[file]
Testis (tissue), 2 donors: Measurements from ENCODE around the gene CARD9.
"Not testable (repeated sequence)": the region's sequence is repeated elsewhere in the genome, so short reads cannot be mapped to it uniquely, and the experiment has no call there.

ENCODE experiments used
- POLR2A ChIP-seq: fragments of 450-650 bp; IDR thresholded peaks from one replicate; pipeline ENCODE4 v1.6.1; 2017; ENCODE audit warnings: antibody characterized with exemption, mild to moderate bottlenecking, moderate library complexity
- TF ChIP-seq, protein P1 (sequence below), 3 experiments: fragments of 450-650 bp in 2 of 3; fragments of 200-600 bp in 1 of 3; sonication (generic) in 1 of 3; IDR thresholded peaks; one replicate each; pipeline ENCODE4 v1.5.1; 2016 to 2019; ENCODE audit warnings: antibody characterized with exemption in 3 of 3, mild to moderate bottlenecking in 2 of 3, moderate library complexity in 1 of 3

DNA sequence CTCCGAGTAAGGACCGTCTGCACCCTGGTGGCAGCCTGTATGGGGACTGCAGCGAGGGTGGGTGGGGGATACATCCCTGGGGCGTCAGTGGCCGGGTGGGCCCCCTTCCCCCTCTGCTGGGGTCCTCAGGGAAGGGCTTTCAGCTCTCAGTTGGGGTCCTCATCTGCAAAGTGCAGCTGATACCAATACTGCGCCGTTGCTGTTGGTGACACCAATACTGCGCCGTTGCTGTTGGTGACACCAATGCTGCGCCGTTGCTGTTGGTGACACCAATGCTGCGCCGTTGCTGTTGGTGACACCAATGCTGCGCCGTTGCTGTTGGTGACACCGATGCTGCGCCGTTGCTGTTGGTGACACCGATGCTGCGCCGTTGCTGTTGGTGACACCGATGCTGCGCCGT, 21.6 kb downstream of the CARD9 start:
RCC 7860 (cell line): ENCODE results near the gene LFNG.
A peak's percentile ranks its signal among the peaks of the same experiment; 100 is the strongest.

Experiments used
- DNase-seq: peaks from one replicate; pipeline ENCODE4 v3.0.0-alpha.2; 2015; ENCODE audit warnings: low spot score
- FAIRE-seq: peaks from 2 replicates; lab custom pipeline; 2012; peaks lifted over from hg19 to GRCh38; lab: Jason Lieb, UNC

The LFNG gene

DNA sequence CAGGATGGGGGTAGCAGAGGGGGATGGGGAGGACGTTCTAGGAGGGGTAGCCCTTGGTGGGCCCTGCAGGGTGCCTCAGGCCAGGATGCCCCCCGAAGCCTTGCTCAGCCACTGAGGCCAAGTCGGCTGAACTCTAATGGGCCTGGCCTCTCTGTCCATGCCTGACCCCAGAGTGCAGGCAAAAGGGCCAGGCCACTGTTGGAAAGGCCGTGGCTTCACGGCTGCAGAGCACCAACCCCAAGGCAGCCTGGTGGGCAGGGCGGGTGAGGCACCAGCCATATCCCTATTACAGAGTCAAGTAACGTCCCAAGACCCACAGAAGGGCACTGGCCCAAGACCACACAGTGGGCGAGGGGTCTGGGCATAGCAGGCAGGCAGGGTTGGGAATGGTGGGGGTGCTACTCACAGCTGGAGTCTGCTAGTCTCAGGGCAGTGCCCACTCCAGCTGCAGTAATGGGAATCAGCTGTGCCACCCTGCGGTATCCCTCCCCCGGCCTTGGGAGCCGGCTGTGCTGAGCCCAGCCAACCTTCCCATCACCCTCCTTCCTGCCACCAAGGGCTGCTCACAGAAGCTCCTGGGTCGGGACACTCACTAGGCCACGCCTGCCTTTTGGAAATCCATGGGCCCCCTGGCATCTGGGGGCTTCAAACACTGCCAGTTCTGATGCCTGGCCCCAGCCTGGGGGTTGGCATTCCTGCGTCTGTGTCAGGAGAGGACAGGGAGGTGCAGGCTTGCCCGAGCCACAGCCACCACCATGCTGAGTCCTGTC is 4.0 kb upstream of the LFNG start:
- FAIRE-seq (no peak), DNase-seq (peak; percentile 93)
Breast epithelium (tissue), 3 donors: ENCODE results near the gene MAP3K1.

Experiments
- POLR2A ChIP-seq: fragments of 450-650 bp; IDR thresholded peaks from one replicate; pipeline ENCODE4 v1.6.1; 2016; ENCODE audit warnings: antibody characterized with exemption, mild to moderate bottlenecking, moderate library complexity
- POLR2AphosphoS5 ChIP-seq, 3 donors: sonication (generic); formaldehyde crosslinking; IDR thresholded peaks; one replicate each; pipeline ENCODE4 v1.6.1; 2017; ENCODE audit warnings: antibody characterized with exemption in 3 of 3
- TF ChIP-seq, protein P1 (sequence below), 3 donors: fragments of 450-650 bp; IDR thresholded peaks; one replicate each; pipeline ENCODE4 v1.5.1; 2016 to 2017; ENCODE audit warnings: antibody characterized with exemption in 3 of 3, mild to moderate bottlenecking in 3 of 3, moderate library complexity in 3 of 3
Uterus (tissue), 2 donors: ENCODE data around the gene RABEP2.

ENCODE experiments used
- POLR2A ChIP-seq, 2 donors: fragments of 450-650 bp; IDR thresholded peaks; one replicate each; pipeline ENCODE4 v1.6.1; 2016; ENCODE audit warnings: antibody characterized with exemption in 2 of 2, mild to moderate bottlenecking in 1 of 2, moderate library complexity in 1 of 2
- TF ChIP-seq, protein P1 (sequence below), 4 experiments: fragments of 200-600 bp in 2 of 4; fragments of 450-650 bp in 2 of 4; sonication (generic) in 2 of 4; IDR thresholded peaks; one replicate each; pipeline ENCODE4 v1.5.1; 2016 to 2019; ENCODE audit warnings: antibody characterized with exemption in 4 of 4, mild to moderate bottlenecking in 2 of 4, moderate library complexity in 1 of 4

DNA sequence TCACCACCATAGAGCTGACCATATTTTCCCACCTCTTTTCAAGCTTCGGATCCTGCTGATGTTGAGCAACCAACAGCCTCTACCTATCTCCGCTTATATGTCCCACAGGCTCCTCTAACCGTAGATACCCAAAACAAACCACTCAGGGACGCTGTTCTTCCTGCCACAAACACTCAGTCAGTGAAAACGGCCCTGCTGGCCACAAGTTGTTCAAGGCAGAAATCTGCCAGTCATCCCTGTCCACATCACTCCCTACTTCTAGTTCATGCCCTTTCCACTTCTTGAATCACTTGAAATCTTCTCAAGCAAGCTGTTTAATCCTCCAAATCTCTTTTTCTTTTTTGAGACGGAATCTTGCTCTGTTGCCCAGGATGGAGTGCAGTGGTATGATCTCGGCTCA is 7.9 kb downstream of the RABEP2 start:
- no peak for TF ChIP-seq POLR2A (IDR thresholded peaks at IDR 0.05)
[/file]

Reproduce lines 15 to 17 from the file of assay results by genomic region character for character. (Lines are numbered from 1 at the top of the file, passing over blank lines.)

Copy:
Breast epithelium (tissue), 3 donors: ENCODE results near the gene MAP3K1.

Experiments
- POLR2A ChIP-seq: fragments of 450-650 bp; IDR thresholded peaks from one replicate; pipeline ENCODE4 v1.6.1; 2016; ENCODE audit warnings: antibody characterized with exemption, mild to moderate bottlenecking, moderate library complexity